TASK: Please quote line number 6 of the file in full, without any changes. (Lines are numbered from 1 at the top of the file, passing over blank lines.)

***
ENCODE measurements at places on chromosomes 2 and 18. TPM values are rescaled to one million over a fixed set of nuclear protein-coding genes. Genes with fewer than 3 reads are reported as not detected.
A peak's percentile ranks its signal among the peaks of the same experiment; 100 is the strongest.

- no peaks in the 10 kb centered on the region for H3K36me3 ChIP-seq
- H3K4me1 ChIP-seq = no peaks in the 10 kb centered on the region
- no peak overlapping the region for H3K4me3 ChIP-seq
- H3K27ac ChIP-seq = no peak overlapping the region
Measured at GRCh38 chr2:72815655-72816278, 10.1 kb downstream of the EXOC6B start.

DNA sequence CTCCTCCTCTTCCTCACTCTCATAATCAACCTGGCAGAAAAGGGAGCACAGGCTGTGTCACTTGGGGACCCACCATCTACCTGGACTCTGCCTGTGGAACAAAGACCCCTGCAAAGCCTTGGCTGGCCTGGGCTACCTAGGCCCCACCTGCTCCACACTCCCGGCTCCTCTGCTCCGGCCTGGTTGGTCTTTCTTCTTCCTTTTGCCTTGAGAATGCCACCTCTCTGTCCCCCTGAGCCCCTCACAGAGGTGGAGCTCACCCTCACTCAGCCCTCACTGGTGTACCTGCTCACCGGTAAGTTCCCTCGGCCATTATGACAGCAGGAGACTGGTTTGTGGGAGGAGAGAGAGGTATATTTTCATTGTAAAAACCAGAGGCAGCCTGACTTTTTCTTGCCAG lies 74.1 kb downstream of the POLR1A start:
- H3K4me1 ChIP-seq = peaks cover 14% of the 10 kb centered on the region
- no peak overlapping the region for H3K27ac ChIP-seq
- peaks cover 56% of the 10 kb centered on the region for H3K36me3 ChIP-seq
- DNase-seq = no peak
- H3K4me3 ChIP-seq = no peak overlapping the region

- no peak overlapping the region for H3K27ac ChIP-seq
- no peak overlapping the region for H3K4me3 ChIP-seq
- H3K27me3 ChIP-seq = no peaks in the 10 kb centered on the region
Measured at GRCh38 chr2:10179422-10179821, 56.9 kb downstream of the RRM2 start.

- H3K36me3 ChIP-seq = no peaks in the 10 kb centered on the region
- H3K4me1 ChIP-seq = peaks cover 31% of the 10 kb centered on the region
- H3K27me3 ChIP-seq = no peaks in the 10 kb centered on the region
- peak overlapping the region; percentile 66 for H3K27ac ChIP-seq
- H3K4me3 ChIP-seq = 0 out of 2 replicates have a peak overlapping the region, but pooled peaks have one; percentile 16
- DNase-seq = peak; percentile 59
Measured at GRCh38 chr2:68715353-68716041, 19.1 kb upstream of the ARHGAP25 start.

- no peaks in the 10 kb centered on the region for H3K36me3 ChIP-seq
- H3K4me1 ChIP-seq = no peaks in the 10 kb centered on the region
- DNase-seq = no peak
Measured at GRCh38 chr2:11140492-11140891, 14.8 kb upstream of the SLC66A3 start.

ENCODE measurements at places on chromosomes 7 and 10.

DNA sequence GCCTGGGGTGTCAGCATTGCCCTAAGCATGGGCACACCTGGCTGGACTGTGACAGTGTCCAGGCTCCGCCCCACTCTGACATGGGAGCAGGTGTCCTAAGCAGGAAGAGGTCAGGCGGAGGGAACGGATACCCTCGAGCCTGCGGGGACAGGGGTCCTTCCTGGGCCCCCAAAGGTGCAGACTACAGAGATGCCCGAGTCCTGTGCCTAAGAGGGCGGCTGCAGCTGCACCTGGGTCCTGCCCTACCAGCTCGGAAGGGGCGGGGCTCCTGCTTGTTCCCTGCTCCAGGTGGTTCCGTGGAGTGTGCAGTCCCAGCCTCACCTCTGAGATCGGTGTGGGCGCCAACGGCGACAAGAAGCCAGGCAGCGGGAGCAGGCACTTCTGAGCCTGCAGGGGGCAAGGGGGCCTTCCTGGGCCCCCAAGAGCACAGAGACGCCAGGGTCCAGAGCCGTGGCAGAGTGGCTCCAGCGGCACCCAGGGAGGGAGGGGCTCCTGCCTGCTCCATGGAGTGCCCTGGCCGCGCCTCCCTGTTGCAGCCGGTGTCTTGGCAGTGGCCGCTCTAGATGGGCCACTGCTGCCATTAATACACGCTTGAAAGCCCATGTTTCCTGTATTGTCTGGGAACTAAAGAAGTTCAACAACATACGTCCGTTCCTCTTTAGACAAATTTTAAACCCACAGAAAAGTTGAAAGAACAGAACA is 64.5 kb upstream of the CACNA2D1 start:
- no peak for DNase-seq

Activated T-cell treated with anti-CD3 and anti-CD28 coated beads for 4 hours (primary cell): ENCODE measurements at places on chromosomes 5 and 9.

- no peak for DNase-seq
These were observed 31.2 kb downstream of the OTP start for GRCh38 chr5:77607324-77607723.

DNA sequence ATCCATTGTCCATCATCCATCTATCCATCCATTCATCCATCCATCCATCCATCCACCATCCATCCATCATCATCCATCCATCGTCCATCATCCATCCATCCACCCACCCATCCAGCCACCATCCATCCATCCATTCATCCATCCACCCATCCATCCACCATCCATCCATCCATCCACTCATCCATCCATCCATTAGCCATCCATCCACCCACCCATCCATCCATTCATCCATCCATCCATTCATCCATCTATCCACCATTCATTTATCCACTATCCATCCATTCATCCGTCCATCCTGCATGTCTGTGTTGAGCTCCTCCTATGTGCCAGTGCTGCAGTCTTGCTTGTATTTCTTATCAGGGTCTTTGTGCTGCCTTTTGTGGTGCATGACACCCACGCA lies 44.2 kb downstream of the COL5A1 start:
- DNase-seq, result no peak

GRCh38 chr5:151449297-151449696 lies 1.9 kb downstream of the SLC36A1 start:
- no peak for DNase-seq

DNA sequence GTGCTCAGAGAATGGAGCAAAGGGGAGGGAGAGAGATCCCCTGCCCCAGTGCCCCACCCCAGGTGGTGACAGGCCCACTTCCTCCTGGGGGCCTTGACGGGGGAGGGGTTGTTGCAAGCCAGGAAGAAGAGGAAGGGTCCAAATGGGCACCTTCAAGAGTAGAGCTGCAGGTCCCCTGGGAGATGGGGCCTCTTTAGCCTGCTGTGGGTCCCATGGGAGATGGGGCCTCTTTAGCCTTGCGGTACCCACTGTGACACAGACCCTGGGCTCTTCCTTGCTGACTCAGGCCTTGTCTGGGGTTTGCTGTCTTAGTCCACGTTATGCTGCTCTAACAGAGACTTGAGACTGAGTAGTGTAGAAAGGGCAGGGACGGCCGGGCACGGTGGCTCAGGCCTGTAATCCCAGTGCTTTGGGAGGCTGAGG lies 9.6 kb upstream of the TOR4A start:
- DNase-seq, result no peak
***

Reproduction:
- H3K27ac ChIP-seq = no peak overlapping the region